Page last updated: June 2022
Ongoing decline in children’s exposure to age-restricted TV ads

The ASA’s TV Ad Exposure Report for 2021 reveals that in the UK, children’s exposure to gambling and alcohol ads on TV has decreased significantly over the last decade. Under-16s exposure to TV ads for alcohol decreased by three quarters since 2010. Exposure to gambling ads on TV has also decreased by over a quarter.
For the first time, statistics are broken down by nation. Children in England were exposed to the least amount of alcohol ads on TV per week; from 3.1 on average in 2010 to 0.8 in 2021. Under-16s saw an average of 2.1 gambling ads on TV per week in 2021, down from an average of 2.9 in 2010. Children in Scotland saw a drop in exposure to alcohol ads on TV, from 3.4 on average per week in 2010 to 0.9 per week in 2021. Exposure to TV gambling ads fell from 3.5 per week in 2010 to 2.8 in 2021.
Children in Northern Ireland saw the biggest decrease in exposure to alcohol ads, from 5.2 ads on average per week in 2010 down to 1 per week in 2021. Under-16s in Northern Ireland saw the fewest gambling ads, from an average of 3.5 per week in 2010 down to 1.4 per week in 2021. This was the strongest rate of decline in exposure of all four nations.
Children in Wales watched the most television in 2021, though the amount has still fallen significantly; from an average of 19.9 hours per week in 2010 to 5.9 in 2021. Under-16s in Wales exposure to TV alcohol ads declined; from 3.7 ads per week on average in 2010 to 1 per week in 2021. They also saw the most ads on TV for gambling products, though still declining; from 3.9 ads in 2010 down to 3.2 ads in 2021.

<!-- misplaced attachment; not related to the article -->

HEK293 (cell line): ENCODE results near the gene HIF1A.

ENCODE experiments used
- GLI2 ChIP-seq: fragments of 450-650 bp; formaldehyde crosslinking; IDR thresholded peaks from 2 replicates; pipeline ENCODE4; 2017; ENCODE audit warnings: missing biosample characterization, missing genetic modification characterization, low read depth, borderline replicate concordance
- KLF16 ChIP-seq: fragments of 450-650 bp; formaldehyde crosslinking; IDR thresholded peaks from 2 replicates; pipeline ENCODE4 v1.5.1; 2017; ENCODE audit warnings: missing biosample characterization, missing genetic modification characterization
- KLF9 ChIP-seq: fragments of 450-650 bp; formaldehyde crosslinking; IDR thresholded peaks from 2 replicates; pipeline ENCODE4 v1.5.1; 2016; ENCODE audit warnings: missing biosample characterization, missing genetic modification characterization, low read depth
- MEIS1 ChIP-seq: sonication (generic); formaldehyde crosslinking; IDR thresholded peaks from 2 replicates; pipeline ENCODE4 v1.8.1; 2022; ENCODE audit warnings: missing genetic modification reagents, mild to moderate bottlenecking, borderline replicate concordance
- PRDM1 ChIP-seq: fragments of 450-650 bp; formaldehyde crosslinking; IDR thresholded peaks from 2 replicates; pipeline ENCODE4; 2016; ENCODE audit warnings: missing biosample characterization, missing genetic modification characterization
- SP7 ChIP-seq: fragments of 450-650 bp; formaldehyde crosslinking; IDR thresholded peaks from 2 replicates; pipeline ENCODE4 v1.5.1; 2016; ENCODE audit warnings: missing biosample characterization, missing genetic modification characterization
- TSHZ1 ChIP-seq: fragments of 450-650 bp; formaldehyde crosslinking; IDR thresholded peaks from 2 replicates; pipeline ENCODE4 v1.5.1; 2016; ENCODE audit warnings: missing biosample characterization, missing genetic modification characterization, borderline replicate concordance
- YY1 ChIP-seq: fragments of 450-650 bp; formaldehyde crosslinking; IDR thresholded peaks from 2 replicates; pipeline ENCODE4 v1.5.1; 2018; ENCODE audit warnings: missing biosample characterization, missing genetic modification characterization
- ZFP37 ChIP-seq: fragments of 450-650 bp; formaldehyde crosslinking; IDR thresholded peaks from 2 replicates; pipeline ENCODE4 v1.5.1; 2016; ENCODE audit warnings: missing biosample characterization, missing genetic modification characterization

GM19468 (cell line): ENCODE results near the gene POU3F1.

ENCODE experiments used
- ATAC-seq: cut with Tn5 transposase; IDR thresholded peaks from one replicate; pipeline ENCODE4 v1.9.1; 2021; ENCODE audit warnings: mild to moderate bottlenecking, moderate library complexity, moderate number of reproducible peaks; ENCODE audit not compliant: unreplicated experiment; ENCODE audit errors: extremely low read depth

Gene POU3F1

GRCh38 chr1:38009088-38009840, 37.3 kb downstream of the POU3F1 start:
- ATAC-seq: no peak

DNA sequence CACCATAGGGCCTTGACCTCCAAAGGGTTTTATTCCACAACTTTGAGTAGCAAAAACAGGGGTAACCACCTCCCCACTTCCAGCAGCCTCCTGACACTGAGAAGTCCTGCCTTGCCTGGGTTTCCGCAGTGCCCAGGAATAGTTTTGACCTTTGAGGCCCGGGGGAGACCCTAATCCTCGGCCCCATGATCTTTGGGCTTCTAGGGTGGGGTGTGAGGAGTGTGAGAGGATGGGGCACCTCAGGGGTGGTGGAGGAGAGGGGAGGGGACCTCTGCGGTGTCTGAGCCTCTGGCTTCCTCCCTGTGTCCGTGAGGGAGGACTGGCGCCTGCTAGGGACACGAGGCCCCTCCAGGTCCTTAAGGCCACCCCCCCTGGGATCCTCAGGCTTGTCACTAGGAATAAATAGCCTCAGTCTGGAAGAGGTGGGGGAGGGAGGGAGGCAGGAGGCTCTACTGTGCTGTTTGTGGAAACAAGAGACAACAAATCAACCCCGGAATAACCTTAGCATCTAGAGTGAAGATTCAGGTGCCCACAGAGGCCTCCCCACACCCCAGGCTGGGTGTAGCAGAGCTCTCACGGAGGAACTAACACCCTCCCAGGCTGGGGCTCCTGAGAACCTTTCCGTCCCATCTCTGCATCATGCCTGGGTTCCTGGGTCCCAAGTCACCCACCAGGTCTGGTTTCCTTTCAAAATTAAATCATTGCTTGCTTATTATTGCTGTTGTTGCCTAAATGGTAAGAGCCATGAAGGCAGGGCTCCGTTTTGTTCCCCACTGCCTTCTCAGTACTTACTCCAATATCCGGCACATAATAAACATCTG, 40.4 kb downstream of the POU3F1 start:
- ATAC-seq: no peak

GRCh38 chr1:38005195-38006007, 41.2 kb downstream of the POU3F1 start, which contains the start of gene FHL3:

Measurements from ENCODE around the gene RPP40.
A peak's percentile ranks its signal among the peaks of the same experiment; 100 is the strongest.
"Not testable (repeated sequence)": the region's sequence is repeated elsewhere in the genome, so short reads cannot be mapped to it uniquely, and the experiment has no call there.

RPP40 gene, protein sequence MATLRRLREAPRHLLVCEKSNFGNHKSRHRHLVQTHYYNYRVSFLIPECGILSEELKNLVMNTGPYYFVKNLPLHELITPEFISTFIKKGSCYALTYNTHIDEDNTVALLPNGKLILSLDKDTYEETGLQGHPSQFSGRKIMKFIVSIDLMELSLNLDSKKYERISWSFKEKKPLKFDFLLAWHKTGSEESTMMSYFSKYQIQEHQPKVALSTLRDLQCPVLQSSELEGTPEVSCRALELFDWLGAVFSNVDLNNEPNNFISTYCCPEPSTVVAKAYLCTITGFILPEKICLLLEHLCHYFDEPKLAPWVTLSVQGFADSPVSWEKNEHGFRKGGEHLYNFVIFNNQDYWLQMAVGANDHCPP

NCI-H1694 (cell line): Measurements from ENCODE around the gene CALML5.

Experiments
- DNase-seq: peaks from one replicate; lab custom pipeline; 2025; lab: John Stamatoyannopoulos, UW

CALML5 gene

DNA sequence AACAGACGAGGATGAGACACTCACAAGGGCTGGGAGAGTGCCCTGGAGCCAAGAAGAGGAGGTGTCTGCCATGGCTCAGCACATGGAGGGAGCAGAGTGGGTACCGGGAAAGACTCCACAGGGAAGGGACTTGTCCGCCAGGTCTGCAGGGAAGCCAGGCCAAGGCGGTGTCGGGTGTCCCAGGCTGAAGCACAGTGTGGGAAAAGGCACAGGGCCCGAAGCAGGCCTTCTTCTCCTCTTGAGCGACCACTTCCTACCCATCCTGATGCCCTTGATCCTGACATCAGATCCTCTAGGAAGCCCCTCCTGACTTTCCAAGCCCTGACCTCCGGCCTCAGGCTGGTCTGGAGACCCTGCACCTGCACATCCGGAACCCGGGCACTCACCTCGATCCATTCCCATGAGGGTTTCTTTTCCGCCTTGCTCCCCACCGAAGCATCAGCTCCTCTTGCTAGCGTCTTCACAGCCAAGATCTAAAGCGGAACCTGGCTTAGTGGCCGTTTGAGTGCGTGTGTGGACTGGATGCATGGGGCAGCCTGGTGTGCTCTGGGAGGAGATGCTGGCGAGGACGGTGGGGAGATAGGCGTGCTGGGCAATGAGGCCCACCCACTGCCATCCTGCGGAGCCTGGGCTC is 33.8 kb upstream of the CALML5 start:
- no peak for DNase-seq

While the continued decline in children’s exposure to TV ads is encouraging, The ASA say that a lot of that is down to changing media habits. That’s why they have been conducting specific project work to gain a fully rounded picture of children’s exposure to ads. They have used Avatar technology that simulates children’s online profiles to find out what ads they’re exposed to on the internet and have also commissioned new research ‘The 100 Children Report’, which will work with a panel of 100 children aged 11-17, from across the UK, to identify and take action against age-restricted ads served inappropriately to children’s websites and their social media accounts.
Guy Parker, Chief Executive of the ASA, said: “Our latest report confirms the ongoing decline in children’s exposure to ads for age-restricted products, which is what our rules are designed to achieve. But, of course, that’s not the full story. Children’s media consumption habits are changing significantly, which is why we’re also focussed on protecting them online. Later this year, we’ll publish our findings on the ads they are seeing across the internet and social media as part of our zero-tolerance approach to age-restricted ads being served to children.”
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